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Ecologically and Economically Sustainable Deep Ocean Fisheries?

Researchers are studying if mesopelagic fisheries (organisms living deep in the oceans) can be exploited sustainably. There have been some calls to start exploiting these resources, but first we must investigate whether it can be done safely and sustainably or not. These deep layers of the southern ocean also play an important role in carbon sequestration.

Mesopelagic organisms represent the largest unexploited resource left in the world’s oceans, with a recent biomass estimate of around 10 billion metric tons, 10 times larger than previous preliminary estimates. Some are calling for this layer to be fished to provide fish oils and food for aquaculture, but might it upset or harm the ocean ecosystem?

Mesopelagic organisms live at depths between 200 and 1000m. This mesopelagic community is the subject for research in the new EU-H2020 project MEESO. CLS Fisheries’ Marine Ecosystem Modelling Team has been invited to take part in the project over the next four years. The goal is to fill in major knowledge gaps on these organisms and their role in the full marine ecosystem.

The background to MEESO is the global human population growth causing increased demand for food, including marine proteins and lipids.

Our knowledge of the mesopelagic community in terms of biodiversity, the drivers of its biomass, its role in carbon sequestration, and its interactions with the epipelagic community, including commercial fish stocks, has major gaps. The main reason for these knowledge gaps is the lack of methods to observe and sample the relatively small organisms living at depths between 200 and 1000 m.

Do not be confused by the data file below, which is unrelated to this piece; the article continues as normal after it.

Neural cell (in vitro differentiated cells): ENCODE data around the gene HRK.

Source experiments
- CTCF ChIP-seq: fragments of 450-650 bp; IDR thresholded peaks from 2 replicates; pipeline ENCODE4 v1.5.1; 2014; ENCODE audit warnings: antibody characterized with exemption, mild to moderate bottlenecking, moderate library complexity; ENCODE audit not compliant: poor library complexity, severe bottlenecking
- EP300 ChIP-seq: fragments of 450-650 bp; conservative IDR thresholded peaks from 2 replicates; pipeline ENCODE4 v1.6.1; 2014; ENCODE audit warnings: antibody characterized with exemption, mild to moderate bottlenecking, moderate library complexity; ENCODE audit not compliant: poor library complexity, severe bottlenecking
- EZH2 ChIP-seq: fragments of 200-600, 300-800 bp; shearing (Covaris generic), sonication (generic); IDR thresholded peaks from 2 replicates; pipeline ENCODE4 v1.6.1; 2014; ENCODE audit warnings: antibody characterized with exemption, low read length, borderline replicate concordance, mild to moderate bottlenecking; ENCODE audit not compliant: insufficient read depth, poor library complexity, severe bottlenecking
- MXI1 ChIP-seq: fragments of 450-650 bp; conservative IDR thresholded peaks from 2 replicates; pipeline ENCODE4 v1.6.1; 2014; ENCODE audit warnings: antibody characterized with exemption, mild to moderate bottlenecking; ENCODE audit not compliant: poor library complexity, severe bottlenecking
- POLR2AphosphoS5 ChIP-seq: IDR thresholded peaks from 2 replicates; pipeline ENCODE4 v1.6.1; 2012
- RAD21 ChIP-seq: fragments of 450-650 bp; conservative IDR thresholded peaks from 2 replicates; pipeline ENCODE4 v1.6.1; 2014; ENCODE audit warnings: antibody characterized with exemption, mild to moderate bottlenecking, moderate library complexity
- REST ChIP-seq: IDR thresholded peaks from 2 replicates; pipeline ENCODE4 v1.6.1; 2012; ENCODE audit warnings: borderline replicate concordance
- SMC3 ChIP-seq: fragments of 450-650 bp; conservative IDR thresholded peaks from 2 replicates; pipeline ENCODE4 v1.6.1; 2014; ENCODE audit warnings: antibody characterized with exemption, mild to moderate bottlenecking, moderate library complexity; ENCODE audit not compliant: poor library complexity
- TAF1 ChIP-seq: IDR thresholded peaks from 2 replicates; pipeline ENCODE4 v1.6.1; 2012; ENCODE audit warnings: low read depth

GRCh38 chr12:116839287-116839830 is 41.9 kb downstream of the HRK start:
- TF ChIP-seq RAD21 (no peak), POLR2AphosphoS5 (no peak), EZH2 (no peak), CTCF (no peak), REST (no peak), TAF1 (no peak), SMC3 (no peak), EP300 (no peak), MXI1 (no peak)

Assessing Sustainability

MEESO will determine whether it is possible to sustainably harvest the mesopelagic biomass for products included in the human food chain, or whether this zone must be protected. It is important to assess the long term sustainability of potential exploitation at an early stage to develop appropriate management measures.

MEESO’s implementation of new acoustic research survey technologies will provide estimates of the abundance and spatial distribution of key species, and provide insight into the structure and functioning of this largely unknown part of marine ecosystems.

New Fishing Technologies and Tools

New fishing and processing technologies and mapping of contaminant and nutrient content of key species will be used to explore whether such fisheries can be viable. The trade-offs between exploitation and changes in ecosystem service values such as biodiversity and carbon sequestration will be studied, while identifying options for governance.

Our Marine Ecosystem Modelling Team is Responsible for:

  1. Estimating the biomass and dynamics of mesopelagic functional groups at global scale.
  2. The effects of harvesting mesopelagic stocks on commercially important and highly migratory top predators (Atlantic albacore) will be addressed to quantify the extent to which fishing mortality on mesopelagics may impact feeding, spawning habitats and natural mortality of tuna.
  3. Full vertical 1D coupling to a biogeochemical model (PISCES-SEAPODYM) will permit comparison of the carbon budget with other methods and an analysis of carbon fluxes due to mesopelagic functional groups and passive fluxes under climate change projections.